So here are my latest impacts: Here locally high tides will run about a foot above average but I am not expecting much in the way of any coastal flooding. Dangerous rip currents will continue at least one more day and surf will build from 6 to 8 feet with occasional 10 foot sets. Enjoy, but be very careful surfers! Over the weekend the best surf day will be Saturday but the earlier you go the better as the surf will quickly fall from 4 feet in the morning to only 1 to 2 feet by late day with a strong west wind. Rip currents will still be moderate so only experienced swimmers should be in the water. Boaters will have improving conditions Saturday afternoon with seas down near 6 feet but still 10 feet well offshore. Sunday looks like the better boating day.

Now farther north: I expect a landfall from Irene in the Outer Banks near Cape Fear, a second landfall near Southhampton on Long Island (where I also love taking boat rides), and a third landfall near Groton, Connecticut.

Jacksonville, FL...20-30 mph winds with gusts to 45 beaches, rain less than one inch.

Outer Banks....80-100 mph winds with gusts to 115 mph, rain of 10-15 inches of rain.

Virginia Beach to Ocean City...50-70 mph winds with gusts to 90 mph, 8-12 inches of rain.

Jersey Shore...60-80 mph winds with gusts to 100 mph, 10-15 inches of rain.

DC, Annapolis, Baltimore...30-40 mph winds, gusts to 60 mph, 4-8 inches of rain.

Philly....35-45 mph winds, gusts to 65 mph, 6-10 inches of rain.

New York City 45-55 mph winds, gusts to 75 mph, 8-12 inches of rain.

Long Island....southern Connecticut and Rhode Island..55-75 mph winds, gusts to 95 mph, 10-15+ inches of rain.

Massachusetts, Central and Northern New England...40-65 mph winds, gusts to 75 mph, 10-15+ inches of rain

I will be back this evening with the timing and latest track of Irene...God bless America and may a more progressive trough coming in from the Midwest kick Irene even farther out to the East! Come on Irene!

Thursday, August 25, 2011

Irene greets First Coast with wild skies, balmy breezes and high surf

Irene is officially in control of our weather but do not worry she is still not moving our way and the eye of Irene should pass 240 miles east of Jacksonville. You see the blue skies mixed with bands of dark clouds and brief showers. It is sunny one minute and raining the next and sometimes there is sunshine and rain at the same time. My Mom and Mandarin says this is weird and I agree with her. This is typical of tropical systems known for their wild weather that seems to change with those breezes that have blown in from the northeast.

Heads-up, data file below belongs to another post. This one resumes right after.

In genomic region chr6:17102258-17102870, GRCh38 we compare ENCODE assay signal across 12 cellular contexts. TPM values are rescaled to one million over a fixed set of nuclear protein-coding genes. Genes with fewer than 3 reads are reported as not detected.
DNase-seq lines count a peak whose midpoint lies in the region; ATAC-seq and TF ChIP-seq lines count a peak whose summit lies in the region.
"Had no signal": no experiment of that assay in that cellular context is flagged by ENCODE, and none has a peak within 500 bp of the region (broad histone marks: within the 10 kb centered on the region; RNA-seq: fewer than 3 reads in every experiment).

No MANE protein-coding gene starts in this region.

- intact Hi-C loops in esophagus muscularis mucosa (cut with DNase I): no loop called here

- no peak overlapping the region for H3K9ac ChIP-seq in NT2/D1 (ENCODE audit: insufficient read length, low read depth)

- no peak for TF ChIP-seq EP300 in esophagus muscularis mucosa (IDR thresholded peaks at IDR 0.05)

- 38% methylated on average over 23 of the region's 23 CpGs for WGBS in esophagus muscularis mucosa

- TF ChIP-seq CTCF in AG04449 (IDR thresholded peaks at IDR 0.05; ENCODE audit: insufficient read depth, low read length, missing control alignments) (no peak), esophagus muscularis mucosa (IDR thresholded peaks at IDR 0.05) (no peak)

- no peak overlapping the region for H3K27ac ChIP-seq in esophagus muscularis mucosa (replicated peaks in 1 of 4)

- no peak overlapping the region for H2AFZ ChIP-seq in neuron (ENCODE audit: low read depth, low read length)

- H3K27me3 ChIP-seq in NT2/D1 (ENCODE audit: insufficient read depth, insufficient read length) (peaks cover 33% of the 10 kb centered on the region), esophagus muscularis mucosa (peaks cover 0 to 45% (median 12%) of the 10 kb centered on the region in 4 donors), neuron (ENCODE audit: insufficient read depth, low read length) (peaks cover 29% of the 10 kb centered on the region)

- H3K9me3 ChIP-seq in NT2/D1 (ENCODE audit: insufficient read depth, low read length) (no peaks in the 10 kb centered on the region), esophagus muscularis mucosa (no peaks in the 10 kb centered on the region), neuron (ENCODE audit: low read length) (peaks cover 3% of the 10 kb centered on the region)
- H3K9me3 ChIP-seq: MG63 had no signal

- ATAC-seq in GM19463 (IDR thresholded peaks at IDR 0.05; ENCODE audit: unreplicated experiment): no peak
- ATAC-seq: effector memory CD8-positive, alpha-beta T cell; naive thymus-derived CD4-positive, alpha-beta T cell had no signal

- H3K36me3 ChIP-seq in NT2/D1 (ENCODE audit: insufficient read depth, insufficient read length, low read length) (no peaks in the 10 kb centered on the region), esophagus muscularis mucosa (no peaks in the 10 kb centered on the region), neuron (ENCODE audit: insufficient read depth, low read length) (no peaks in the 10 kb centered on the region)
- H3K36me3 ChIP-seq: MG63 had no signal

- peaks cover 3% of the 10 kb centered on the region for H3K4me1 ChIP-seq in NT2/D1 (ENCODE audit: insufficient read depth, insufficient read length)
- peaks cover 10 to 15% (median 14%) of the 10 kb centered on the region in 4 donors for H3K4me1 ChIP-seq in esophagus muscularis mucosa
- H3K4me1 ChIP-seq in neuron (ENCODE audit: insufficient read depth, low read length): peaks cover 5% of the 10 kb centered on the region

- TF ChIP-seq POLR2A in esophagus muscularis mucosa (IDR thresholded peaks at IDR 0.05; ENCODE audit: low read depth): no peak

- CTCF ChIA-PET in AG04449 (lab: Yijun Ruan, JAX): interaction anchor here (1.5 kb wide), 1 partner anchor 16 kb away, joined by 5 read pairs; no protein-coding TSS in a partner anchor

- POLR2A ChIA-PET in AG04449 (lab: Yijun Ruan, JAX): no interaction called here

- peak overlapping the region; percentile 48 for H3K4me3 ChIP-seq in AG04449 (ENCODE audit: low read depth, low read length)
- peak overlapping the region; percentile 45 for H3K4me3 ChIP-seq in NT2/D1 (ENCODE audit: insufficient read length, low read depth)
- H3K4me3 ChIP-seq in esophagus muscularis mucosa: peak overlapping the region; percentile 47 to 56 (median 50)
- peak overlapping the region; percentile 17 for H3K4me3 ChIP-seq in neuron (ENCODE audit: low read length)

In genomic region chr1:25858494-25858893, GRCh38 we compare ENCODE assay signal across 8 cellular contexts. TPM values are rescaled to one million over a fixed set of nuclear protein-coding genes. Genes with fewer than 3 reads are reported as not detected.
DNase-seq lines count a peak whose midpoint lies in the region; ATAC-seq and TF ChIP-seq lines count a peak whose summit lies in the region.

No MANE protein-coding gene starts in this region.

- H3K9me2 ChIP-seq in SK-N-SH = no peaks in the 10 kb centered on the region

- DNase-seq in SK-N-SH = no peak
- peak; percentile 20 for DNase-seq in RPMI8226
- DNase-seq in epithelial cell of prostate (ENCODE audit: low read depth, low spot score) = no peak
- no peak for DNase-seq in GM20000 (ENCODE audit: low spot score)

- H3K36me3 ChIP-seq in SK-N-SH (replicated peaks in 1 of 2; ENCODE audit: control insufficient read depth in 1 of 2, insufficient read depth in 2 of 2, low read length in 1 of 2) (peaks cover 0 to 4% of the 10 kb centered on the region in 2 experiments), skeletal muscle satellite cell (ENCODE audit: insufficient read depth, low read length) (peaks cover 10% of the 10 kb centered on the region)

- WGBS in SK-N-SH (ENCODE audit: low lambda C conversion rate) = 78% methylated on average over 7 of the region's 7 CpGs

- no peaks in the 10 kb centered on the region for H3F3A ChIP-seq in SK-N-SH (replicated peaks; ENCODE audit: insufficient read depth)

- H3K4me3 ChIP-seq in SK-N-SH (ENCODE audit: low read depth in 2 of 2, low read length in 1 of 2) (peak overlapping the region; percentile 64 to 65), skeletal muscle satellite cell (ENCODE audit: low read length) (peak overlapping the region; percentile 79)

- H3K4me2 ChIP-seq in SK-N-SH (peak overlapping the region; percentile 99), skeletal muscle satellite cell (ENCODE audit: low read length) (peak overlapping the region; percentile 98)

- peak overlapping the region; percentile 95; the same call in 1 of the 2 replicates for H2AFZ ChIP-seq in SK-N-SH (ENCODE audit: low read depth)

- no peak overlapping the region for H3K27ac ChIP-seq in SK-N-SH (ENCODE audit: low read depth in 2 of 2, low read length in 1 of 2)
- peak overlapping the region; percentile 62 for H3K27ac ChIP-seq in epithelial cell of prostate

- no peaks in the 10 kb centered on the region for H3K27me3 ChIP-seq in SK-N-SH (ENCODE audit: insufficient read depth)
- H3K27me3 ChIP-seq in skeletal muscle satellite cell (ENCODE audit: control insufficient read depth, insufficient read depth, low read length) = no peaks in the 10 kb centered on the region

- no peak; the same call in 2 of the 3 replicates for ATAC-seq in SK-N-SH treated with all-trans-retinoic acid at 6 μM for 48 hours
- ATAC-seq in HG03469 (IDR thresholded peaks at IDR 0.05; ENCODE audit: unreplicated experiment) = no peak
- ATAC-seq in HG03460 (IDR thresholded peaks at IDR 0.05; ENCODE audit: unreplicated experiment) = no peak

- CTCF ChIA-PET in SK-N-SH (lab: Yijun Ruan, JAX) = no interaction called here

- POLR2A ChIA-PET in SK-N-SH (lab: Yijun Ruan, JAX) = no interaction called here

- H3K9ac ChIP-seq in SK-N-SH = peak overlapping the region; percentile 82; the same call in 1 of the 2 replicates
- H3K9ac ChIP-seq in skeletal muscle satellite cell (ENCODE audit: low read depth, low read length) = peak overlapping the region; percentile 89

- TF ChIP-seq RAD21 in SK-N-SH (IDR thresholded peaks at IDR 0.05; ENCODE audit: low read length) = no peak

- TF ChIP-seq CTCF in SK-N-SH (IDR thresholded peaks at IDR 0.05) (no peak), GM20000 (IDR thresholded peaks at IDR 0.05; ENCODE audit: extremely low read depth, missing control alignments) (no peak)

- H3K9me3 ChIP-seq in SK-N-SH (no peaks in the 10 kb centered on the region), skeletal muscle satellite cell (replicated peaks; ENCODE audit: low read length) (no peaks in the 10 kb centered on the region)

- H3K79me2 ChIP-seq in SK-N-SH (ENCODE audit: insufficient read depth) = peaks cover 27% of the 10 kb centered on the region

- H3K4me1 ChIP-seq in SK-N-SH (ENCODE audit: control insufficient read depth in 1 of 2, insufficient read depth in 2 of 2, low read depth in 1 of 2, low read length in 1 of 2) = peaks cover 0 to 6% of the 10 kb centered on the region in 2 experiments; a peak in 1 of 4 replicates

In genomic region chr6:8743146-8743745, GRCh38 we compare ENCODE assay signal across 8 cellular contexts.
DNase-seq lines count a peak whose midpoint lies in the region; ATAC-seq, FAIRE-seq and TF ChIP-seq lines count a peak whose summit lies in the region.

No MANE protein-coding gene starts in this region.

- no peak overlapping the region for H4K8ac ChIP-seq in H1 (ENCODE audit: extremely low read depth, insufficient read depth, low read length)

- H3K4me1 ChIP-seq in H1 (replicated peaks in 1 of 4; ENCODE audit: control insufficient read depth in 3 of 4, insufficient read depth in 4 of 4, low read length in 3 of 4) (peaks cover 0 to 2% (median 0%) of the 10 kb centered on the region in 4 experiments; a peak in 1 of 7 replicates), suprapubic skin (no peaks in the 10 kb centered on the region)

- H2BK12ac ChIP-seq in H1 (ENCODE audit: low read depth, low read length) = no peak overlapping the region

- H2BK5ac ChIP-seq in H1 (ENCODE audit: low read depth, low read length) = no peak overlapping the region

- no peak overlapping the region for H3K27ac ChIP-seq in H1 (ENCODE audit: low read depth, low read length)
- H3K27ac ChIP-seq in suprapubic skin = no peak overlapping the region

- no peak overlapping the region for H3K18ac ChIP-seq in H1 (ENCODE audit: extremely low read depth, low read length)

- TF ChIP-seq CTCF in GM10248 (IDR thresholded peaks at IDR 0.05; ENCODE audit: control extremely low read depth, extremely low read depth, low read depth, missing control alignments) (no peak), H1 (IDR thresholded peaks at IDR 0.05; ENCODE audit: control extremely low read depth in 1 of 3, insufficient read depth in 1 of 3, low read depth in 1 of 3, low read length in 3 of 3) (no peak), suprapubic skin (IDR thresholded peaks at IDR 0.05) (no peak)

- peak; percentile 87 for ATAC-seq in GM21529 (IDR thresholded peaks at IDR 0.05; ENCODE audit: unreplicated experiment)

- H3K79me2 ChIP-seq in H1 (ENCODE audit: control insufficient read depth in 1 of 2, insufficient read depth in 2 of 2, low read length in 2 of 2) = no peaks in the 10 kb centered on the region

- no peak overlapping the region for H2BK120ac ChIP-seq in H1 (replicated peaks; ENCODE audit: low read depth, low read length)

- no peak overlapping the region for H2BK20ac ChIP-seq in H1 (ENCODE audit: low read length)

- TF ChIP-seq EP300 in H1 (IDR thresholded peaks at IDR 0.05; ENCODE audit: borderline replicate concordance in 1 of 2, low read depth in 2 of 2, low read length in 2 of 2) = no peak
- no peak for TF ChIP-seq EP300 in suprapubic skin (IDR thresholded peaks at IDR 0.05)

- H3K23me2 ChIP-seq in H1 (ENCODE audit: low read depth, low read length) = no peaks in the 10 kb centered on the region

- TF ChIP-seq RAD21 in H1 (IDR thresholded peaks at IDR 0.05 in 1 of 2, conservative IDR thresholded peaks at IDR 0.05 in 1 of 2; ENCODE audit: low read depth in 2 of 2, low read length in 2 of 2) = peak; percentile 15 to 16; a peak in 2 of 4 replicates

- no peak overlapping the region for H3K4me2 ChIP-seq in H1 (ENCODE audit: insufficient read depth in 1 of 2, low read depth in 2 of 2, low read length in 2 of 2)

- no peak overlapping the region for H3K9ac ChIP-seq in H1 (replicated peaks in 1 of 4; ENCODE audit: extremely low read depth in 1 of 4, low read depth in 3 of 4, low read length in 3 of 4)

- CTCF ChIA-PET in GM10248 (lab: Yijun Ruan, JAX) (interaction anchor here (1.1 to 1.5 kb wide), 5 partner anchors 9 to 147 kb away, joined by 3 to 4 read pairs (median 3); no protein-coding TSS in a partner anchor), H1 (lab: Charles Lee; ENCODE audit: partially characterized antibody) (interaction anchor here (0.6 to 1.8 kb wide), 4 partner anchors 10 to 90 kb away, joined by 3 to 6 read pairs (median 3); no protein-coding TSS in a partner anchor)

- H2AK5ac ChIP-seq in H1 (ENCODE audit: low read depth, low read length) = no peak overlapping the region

Between the showers we have also had plenty of reports of rainbows. I was able to capture one but even the rainbows are not lasting very long. If you do not like the weather just wait a couple minutes. The clouds are whizzing by at 30 to 35 mph from the northeast. This is the result of Irene's extremely low pressure. The air is literally being sucked into the eye of the storm. At the same time the outer cirrus clouds or feathery clouds you see in our sky today is the result of Irene exhaling or what meteorologists call outflow. It is much like a human that breathes. What goes in must come out. So remember the fast-moving clouds are Irene breathing in and the cirrus clouds are Irene breathing out.

Now the weather blog question of the day is how do we know it really is going to miss us, after all look how close to home the eye can clearly see it near Elbow Cay and it is only about 410 miles from Micker's Beach. Well you can thank the science of meteorology for advancing quite a bit and the hurricane hunter flying this storm just to make sure several times a day. As I told my first-grader who was also concerned... they are flying in and out of it, dropping parachutes with instruments to see how Irene is behaving and updating billions of mathematical formulas around the clock to keep everybody as safe as possible here in Florida. Yes, Lauren felt a little better and I have been able to settle down a few anxious neighbors. This radar does look a bit scary with Irene staring us down and almost on top of us.